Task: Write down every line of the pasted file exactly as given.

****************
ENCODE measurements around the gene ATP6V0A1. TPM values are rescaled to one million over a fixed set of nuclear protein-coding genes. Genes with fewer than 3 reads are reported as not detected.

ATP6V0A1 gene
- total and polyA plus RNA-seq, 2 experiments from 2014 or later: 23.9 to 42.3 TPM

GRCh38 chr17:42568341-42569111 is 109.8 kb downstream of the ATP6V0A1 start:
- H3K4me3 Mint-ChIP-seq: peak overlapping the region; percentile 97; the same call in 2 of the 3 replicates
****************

ENCODE measurements around the gene ATP6V0A1. TPM values are rescaled to one million over a fixed set of nuclear protein-coding genes. Genes with fewer than 3 reads are reported as not detected.

ATP6V0A1 gene
- total and polyA plus RNA-seq, 2 experiments from 2014 or later: 23.9 to 42.3 TPM

GRCh38 chr17:42568341-42569111 is 109.8 kb downstream of the ATP6V0A1 start:
- H3K4me3 Mint-ChIP-seq: peak overlapping the region; percentile 97; the same call in 2 of the 3 replicates